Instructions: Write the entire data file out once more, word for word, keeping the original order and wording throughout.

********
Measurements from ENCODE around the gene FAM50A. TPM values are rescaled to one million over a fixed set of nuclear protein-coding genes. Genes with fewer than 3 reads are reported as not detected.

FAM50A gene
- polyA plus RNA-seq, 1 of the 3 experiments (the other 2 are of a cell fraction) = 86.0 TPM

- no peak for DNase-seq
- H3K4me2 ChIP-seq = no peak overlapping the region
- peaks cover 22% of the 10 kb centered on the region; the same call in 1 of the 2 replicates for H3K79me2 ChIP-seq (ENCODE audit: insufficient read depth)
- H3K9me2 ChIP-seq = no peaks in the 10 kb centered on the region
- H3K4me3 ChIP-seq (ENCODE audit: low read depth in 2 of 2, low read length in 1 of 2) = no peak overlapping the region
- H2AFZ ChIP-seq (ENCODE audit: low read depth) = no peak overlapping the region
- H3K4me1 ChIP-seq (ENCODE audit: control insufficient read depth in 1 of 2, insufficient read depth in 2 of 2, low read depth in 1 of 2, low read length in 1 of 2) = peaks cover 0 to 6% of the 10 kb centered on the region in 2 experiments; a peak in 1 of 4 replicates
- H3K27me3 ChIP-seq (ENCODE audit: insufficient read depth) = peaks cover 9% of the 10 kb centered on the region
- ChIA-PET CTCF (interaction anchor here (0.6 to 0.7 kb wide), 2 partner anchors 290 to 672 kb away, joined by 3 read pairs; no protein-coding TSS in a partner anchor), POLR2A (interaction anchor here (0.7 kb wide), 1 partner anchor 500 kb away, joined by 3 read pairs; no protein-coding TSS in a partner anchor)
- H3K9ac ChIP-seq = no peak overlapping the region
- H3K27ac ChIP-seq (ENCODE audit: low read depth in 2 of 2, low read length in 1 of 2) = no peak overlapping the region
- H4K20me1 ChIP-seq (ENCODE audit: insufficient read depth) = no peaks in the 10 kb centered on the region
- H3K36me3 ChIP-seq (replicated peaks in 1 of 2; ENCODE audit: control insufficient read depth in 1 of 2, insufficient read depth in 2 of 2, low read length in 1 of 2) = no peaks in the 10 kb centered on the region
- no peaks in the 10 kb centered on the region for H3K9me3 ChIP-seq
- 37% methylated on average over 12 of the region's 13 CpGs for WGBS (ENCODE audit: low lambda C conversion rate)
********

Measurements from ENCODE around the gene FAM50A. TPM values are rescaled to one million over a fixed set of nuclear protein-coding genes. Genes with fewer than 3 reads are reported as not detected.

FAM50A gene
- polyA plus RNA-seq, 1 of the 3 experiments (the other 2 are of a cell fraction) = 86.0 TPM

- no peak for DNase-seq
- H3K4me2 ChIP-seq = no peak overlapping the region
- peaks cover 22% of the 10 kb centered on the region; the same call in 1 of the 2 replicates for H3K79me2 ChIP-seq (ENCODE audit: insufficient read depth)
- H3K9me2 ChIP-seq = no peaks in the 10 kb centered on the region
- H3K4me3 ChIP-seq (ENCODE audit: low read depth in 2 of 2, low read length in 1 of 2) = no peak overlapping the region
- H2AFZ ChIP-seq (ENCODE audit: low read depth) = no peak overlapping the region
- H3K4me1 ChIP-seq (ENCODE audit: control insufficient read depth in 1 of 2, insufficient read depth in 2 of 2, low read depth in 1 of 2, low read length in 1 of 2) = peaks cover 0 to 6% of the 10 kb centered on the region in 2 experiments; a peak in 1 of 4 replicates
- H3K27me3 ChIP-seq (ENCODE audit: insufficient read depth) = peaks cover 9% of the 10 kb centered on the region
- ChIA-PET CTCF (interaction anchor here (0.6 to 0.7 kb wide), 2 partner anchors 290 to 672 kb away, joined by 3 read pairs; no protein-coding TSS in a partner anchor), POLR2A (interaction anchor here (0.7 kb wide), 1 partner anchor 500 kb away, joined by 3 read pairs; no protein-coding TSS in a partner anchor)
- H3K9ac ChIP-seq = no peak overlapping the region
- H3K27ac ChIP-seq (ENCODE audit: low read depth in 2 of 2, low read length in 1 of 2) = no peak overlapping the region
- H4K20me1 ChIP-seq (ENCODE audit: insufficient read depth) = no peaks in the 10 kb centered on the region
- H3K36me3 ChIP-seq (replicated peaks in 1 of 2; ENCODE audit: control insufficient read depth in 1 of 2, insufficient read depth in 2 of 2, low read length in 1 of 2) = no peaks in the 10 kb centered on the region
- no peaks in the 10 kb centered on the region for H3K9me3 ChIP-seq
- 37% methylated on average over 12 of the region's 13 CpGs for WGBS (ENCODE audit: low lambda C conversion rate)